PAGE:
Animal antibiotics: Calm down about your chicken, says big pharma

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Antibiotic use on farms is a major cause of human drug resistance. Yet slick social media campaigns – funded by the multi-billion-dollar industry – aim to muddy the waters

A Facebook ad entitled “How to survive as a working mom” depicts a stressed woman with a baby on her lap and a phone under one ear. “Breathe,” the advert says. “Pour a glass of wine (if that’s your thing). Prepare your family the chicken. Whether the label says ‘no antibiotics’ or not, the meat and milk you buy is free of harmful residues from antibiotics.”

The Enough Movement – the “global community” behind this advert – promises to tell you the truth about food. But it’s a PR campaign funded by Elanco, a multinational animal drugs company that sells antibiotics for use on livestock. Elanco operates in more than 70 countries and in 2015 accounted for 13% of the veterinary pharmaceuticals market. A subsidiary of pharmaceutical giant Eli Lilly and Company, last year it was valued at $14bn-$16bn (£10.5bn-£12bn).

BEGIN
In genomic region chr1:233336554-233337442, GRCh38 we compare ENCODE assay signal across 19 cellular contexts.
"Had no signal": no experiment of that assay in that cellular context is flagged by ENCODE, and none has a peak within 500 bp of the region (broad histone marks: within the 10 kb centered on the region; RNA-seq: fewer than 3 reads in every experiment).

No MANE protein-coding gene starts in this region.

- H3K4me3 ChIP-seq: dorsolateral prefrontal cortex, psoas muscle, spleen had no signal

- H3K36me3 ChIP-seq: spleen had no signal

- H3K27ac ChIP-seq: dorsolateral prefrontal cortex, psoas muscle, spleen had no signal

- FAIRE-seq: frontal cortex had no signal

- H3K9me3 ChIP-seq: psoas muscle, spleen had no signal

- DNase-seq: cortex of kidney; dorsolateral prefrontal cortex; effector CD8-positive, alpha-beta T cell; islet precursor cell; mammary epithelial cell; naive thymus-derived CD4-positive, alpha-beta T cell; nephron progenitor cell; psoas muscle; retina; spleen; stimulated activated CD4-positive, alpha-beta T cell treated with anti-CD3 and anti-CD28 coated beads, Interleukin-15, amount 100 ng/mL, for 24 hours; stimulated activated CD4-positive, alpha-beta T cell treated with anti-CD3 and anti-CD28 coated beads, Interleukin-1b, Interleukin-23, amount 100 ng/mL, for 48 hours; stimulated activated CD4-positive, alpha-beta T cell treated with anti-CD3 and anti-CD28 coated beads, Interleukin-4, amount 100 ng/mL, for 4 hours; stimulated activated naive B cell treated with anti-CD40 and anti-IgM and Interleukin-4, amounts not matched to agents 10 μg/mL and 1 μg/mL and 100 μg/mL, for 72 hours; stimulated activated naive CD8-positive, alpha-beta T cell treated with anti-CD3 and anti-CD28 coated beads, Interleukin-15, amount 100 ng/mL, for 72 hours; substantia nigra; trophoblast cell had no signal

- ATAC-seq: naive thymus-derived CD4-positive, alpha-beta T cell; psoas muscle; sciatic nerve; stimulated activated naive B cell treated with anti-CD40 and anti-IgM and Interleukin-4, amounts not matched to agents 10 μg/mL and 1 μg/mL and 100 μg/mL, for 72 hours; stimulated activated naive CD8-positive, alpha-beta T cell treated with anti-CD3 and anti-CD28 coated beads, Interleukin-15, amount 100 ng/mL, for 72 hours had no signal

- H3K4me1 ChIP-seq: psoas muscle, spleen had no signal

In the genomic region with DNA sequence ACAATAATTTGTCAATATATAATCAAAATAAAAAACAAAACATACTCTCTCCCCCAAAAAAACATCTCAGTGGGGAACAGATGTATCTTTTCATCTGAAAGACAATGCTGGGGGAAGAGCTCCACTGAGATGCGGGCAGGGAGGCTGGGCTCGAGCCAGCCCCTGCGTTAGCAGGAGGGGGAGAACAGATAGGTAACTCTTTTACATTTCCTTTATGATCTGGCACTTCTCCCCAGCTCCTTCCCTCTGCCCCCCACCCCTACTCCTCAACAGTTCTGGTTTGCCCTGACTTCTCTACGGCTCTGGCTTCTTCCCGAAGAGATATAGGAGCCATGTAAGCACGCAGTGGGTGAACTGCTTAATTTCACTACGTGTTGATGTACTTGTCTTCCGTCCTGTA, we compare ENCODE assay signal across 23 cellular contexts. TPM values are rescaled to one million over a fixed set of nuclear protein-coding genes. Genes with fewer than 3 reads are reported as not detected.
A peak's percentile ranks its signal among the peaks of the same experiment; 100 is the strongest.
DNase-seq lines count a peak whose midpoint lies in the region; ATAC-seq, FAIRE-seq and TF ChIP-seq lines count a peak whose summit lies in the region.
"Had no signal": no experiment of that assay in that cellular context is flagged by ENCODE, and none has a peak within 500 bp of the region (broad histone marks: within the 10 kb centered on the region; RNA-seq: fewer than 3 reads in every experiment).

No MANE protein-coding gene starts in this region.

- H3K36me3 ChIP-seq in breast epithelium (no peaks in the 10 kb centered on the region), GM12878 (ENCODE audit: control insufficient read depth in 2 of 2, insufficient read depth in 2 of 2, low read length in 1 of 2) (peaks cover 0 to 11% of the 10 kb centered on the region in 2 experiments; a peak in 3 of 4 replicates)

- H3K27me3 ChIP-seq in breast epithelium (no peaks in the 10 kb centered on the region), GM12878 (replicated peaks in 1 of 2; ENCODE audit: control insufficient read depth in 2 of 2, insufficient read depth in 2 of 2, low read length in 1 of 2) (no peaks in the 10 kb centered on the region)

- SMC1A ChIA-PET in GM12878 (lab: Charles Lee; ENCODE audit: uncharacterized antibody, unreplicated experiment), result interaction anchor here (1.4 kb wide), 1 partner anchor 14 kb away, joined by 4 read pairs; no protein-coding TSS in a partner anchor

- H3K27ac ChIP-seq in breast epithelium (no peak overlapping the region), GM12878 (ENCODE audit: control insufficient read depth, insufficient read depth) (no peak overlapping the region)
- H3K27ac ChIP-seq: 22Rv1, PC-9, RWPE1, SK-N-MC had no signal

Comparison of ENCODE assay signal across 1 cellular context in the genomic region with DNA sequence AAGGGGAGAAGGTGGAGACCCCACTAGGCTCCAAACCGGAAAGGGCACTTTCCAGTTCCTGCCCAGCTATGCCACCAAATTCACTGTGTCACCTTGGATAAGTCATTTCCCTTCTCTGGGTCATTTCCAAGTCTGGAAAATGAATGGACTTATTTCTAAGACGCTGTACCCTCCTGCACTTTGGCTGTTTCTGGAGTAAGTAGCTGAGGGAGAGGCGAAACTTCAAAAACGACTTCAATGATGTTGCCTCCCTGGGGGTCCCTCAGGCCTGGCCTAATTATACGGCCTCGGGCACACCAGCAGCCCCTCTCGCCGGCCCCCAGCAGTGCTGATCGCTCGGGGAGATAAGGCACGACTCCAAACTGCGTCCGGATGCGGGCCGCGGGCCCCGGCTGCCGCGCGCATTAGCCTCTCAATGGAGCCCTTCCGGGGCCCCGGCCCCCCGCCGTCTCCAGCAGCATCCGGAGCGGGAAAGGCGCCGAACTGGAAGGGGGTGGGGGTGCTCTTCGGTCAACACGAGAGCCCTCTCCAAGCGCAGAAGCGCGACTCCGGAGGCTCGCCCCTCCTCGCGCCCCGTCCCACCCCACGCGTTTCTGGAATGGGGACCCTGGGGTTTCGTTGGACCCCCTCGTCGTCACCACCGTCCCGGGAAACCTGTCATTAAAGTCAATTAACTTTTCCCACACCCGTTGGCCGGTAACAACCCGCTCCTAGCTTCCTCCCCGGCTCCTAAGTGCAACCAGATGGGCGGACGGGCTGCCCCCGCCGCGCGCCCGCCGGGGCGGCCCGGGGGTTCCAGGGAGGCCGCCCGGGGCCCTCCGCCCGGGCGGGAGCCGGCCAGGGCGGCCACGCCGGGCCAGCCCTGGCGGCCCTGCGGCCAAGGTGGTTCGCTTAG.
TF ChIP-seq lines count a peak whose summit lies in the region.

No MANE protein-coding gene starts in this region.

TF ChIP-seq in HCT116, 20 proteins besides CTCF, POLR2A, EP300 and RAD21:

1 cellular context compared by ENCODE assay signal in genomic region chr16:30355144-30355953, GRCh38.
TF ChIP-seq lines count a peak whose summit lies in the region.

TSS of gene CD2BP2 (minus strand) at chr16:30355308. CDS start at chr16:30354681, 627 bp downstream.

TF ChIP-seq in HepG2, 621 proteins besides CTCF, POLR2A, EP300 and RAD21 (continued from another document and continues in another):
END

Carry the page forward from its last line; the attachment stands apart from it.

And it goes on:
They’re trying to brush us off like we’re hysterical women who need a pat on the head and a glass of wine to calm down.

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This post was syndicated from Health | The Guardian. Click here to read the full text on the original website.


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